When I was in fourth grade I was double-promoted to fifth grade. This practice, commonly known as "skipping a grade," while lauded in some circles, did nothing but exaggerate the social misfittedness of my adolescence (which was later corrected when I went to library school). My first day of fifth grade was October 27, 1986, and every year on this day I reflect on the relative worth of that move.
I don't believe in entering into the dicey calculus of what might have been, but I do believe the whole grade-skipping affair launched me into a life of know-it-all-itude. It didn't take me all the way 'til library school to correct that one, though. That one flew out the window during my Peace Corps experience, and whatever was left after that evaporated when I took on a humbling masters program in linguistics that was my most challenging academic undertaking. (I did finish, but not with flying colors).
At one point during my first graduate school adventure, I attended a meeting of a student environmental group that was using some weird thing called a "wiki" to organize its content and calendars. This was 2003, and to put this in proper historical context, imagine that Arnold Schwarzenegger had just been elected Governor of California---during a World Series playoff game in which the Cubs scored 8 runs. (I was there, and it's one of my favorite memories.) I had not yet heard of Wikipedia, and didn't find out about Arnie on it; I heard someone shout it out in the packed corridors of Wrigley Field as heartbroken fans filed out after 11 dizzying innings.
When the leader of our student group said we'd be using a website that anyone could edit, I put my still-thinking-I-knew-it-all hand up and asked how we would control the website if anyone could edit it. His answer was, "The community will govern." Indeed, he was right.
I've never been a very good hater of Wikipedia. I probably made a half-hearted attempt at some point to be one of those librarians who frowns on folk sources, but it never stuck. It's partly because Wikipedia was not my first exposure to a wiki. I got schooled on the wiki ethos long before I went looking for data about the Dixie Chicks when I first saw Shut Up and Sing. I had no doubt I would get a good estimate when I wanted to find out how old Kirby Dick is, and I fully enjoyed reading along about the history of Paranormal Activity while I was watching it. Suffice it to say that outside of IMDB and the print version of People magazine, Wikipedia is my favorite go-to resource on matters of pop culture.
I trust that the people behind the Dixie Chicks entry were at each other's virtual throats to appropriately document all sides of the controversy. But I'm a librarian. People look to me for guidance on reputable sources, and lurking in every conversation or reference question is the notion that there may be a Wikipedia entry leading the way to a bunch of resources, or providing valuable information itself. What's a girl to do?
In my first semester of library school I heard a panel discussion in which one alum proudly announced that she sported an "I hate Google and Wikipedia" T-shirt at the middle school library where she worked. Surely this is not a solution. Later I had a great class in which the professor said, "Wikipedia is a fact of life," and encouraged us to use our library skills to fact-check and improve its articles. That sounds more like it.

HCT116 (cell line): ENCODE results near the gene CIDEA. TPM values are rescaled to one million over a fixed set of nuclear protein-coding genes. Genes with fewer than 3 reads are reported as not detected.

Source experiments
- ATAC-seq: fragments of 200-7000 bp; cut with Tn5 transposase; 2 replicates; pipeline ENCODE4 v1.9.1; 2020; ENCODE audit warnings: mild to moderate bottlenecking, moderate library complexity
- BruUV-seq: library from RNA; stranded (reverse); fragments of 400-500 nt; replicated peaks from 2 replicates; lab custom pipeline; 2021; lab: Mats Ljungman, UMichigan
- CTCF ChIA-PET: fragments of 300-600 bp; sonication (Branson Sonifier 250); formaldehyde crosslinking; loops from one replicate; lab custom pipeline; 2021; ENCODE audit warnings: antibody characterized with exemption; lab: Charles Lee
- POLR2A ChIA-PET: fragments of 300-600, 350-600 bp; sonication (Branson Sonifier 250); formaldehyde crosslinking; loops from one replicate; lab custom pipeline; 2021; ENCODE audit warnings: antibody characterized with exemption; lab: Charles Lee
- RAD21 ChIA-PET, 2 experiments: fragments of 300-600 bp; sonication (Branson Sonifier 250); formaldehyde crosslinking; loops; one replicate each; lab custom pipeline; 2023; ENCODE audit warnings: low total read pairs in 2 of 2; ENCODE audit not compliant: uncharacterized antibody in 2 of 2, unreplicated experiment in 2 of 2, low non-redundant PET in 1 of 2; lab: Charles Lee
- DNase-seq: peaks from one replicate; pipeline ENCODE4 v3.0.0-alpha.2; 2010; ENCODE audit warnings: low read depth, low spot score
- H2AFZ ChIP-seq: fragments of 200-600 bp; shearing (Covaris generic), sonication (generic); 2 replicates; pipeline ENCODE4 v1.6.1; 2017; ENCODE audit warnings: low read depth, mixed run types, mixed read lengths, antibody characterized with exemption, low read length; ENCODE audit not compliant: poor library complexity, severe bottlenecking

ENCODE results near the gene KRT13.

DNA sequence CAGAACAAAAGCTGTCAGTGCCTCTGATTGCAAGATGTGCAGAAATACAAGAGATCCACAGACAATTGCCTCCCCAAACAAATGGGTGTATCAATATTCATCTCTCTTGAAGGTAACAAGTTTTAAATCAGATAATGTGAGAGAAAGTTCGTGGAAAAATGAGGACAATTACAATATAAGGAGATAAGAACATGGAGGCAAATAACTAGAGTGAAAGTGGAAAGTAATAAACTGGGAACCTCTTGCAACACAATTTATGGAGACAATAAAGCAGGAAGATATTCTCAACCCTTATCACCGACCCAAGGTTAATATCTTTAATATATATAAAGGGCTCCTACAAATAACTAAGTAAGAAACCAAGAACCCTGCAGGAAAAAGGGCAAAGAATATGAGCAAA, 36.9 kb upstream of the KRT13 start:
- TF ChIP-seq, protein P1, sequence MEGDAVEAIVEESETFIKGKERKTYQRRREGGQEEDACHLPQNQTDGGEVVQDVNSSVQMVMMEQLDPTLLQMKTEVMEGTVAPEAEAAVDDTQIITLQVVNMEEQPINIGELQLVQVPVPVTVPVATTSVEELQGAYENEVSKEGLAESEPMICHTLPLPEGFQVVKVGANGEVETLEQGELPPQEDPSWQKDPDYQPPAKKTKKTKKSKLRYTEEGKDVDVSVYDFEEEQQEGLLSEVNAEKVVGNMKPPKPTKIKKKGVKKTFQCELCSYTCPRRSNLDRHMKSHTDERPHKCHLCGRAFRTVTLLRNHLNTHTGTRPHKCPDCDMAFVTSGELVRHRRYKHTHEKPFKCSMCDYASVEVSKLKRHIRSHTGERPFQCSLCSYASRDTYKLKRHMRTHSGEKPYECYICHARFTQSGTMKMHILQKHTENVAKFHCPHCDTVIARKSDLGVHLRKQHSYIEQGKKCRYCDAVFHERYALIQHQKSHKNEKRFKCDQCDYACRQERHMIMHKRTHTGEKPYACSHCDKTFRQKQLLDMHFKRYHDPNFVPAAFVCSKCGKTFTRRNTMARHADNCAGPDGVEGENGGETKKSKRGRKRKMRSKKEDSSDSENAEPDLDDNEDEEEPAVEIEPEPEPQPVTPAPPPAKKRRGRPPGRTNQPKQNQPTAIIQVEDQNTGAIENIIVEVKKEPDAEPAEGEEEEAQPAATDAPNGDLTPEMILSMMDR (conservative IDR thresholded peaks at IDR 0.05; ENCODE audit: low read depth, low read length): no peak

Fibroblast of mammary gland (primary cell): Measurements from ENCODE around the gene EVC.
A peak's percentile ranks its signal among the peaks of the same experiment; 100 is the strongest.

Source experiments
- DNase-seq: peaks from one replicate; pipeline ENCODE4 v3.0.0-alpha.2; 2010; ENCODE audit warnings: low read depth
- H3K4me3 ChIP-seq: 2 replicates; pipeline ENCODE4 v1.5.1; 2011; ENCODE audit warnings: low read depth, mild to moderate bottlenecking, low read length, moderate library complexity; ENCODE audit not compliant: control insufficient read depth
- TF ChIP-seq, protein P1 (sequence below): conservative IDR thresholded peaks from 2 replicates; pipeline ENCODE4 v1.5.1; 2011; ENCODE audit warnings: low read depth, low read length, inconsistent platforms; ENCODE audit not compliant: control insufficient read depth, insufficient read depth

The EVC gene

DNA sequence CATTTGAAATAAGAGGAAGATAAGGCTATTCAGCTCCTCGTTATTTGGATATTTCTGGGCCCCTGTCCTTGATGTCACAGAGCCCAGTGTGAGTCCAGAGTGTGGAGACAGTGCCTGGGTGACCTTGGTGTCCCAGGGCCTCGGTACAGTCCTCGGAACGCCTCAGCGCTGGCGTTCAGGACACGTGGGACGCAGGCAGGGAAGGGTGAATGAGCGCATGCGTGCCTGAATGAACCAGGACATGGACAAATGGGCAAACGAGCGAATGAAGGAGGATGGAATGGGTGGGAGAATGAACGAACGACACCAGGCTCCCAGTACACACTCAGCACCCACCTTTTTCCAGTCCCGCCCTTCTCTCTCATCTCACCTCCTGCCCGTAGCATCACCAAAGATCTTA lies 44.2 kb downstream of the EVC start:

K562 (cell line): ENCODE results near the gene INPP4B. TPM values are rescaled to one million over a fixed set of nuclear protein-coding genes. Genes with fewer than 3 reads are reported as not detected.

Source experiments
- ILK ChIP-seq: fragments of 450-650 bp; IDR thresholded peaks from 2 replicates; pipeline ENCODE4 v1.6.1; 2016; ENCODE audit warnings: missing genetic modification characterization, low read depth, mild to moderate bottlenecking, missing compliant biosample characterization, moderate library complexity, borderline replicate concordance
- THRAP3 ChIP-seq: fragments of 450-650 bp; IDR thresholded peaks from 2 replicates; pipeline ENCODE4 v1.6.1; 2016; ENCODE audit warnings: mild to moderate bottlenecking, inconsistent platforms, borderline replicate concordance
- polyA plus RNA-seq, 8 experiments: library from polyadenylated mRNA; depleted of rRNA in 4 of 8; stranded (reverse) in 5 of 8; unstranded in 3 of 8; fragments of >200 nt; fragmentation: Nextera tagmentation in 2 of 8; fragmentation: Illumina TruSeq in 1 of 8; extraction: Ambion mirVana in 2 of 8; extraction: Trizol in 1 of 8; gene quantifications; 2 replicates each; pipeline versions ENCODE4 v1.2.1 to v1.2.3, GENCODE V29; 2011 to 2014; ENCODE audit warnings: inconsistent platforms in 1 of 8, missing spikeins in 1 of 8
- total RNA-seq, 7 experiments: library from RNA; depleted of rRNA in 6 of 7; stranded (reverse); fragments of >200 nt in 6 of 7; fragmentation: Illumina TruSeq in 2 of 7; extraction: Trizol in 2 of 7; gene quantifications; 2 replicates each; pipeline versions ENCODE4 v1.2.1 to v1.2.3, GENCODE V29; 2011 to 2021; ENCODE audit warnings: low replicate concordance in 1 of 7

Since the Facts of Life lecture, I have come to embrace Wikipedia as more than just a competing resource that my colleagues are tempted to consult before asking me a reference question. I'm coming around to it, and starting to have more courage to speak out about it. Several experiences have made this possible. One was hearing Cory Doctorow speak at ALA this summer. He said something along the lines of, "How many major newspapers alert you that an article has incomplete citations or contains information that's currently being debated?"
Another turning point for me was reading Daniel Pink's account of Wikipedia's creation in his book Drive, and reflecting on the importance of this in explaining new theories of human motivation. A third experience was reading Chris Guillebeau's manifesto, in which he laments the days of old media: "People would sit in front of the screen and watch 'the news' presented in a hierarchical fashion based on what a small group of media barons and editors thought was important."
In Guillebeau's "alternative graduate school" proposal, one of the things he recommends it to set your internet browser to http://en.wikipedia.org/wiki/Special:Randompage and read the article that comes up each day. I've been doing this for two weeks and it is both more entertaining and possibly more educational than reading a whole GAO report every month.
One last memory: it was unsettling to say the least when, on the morning of April 16, 2007, I first heard of the Virginia Tech Massacre by reading its Wikipedia page. The page was a single scroll at that point, with a rudimentary timeline and no links. It was set up before major news outlets had picked up the story and was sent to me by a coworker. This was a revealing moment in our history. The lesson here is less technical than sociological: more people are creating and sharing information. And, even though I learned in library school that, "90% of anything is crap," I think having a mass historical record created by many minds is inherently a good thing (especially when it's so well organized).
We should go forward and evaluate Wikipedia articles with the same rigor we would any other resource--no more, no less.